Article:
Death in Zanzibar (M.M. Kaye)

  • By M.M. Kaye
  • First published: UK: Longmans, 1959, as The House of Shade; revised Allen Lane, 1983

In these days of lockdown, we may not be able to travel, but M.M. Kaye’s half-dozen mysteries may ease some of the pain for armchair travellers. Kaye – Anglo-Indian wife of a British army officer – set her detective stories in the far-flung locations they were posted, from Kenya to Kashmir. They are some of the most entertaining mysteries of the Silver Age: deftly plotted, well-characterised whodunnits with a dash of romance.

Dany Ashton, Kaye’s ingénue heroine, has long dreamt of visiting the Sultanate of Zanzibar, with its glittering beaches, underground wells, haunted palaces, and buried treasure. She leaps at the invitation to visit her mother and stepfather on the island – but murder is also on the itinerary. Zanzibar is almost screwball comedy. Dany visits her family solicitor an hour before his murder, then loses her passport. With the giddy singlemindedness of a Thirties heroine, she determines that nothing will stop her from visiting Zanzibar, not even helping the police; a handsome drunkard suggests she travel as his secretary. The highlight is the description of the 24-hour plane flight from Britain to Zanzibar via Italy, Khartoum, Nairobi, Mombasa, and Pemba – as exotic and out of reach today as it would have been to most of Kaye’s readers. Although there are three murders along the way, this is not so good a problem as Death in Kenya or the Andaman Islands; no great tricks, and the clues to the murderer are rather slight. Still, this is stylish entertainment.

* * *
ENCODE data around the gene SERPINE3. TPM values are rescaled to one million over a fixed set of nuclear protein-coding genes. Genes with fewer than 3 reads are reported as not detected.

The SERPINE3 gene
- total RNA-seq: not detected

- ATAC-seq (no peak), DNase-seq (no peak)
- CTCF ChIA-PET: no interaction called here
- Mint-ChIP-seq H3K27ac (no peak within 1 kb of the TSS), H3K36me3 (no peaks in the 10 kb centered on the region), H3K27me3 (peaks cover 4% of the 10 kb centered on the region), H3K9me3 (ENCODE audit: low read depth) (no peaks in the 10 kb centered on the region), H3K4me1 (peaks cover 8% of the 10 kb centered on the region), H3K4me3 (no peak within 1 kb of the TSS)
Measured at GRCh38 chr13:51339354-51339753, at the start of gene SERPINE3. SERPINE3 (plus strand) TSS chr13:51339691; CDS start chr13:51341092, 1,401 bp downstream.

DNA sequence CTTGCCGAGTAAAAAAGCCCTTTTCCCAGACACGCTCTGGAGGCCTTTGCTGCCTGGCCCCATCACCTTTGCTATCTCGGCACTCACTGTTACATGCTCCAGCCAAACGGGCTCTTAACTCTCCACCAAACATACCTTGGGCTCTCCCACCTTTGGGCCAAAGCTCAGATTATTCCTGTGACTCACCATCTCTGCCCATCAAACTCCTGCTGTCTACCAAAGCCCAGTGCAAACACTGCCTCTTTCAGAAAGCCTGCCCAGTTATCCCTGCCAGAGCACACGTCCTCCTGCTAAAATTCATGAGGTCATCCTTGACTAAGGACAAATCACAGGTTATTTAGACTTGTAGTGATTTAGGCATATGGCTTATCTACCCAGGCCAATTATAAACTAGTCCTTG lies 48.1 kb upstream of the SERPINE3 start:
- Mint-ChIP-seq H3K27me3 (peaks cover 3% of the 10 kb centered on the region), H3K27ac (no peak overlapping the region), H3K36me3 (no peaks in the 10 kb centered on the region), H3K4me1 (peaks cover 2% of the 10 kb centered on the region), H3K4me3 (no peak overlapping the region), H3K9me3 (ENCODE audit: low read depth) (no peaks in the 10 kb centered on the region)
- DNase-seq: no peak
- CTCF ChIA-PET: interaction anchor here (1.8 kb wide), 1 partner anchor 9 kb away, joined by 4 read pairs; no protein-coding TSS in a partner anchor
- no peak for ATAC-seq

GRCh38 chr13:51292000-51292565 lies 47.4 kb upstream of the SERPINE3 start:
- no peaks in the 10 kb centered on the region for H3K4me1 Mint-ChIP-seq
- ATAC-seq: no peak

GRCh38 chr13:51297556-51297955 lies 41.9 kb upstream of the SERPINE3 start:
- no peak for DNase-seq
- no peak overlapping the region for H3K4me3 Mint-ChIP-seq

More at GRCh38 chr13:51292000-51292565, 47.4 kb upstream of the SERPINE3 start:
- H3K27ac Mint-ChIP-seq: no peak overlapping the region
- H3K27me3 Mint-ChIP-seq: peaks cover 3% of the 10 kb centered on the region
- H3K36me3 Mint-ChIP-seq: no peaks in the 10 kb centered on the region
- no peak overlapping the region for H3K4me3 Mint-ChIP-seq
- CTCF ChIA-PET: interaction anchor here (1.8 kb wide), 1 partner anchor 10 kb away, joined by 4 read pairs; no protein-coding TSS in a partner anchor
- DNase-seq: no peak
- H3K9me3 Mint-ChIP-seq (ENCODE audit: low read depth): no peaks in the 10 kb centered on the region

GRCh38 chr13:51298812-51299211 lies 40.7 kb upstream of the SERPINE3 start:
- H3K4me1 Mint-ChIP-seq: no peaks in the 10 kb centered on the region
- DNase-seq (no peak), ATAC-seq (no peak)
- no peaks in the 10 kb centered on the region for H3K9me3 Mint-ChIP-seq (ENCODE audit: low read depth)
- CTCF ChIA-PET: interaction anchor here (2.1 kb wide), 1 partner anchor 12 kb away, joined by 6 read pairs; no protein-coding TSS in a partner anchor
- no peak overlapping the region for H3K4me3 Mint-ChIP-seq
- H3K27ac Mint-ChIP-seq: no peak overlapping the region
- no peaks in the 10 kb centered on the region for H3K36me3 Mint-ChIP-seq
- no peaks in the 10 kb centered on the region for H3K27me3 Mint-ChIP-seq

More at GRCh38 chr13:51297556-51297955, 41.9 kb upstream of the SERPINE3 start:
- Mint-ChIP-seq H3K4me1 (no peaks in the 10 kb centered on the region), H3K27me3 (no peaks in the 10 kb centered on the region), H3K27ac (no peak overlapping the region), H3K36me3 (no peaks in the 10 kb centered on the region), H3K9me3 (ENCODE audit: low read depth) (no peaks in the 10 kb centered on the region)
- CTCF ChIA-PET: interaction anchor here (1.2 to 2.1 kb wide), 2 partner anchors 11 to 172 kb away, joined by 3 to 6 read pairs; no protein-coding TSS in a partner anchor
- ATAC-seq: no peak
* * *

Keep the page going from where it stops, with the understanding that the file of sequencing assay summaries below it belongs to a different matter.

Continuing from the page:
Auberon Waugh in the Standard: I recommend it wholeheartedly to those who fancy teh idea of Agatha Christie with a touch of romantic suspense.

Sunday Times: A plot whirling round buried gold, a couple of murders, and suspects aplenty … bitchily gossipy; gently ingenious.

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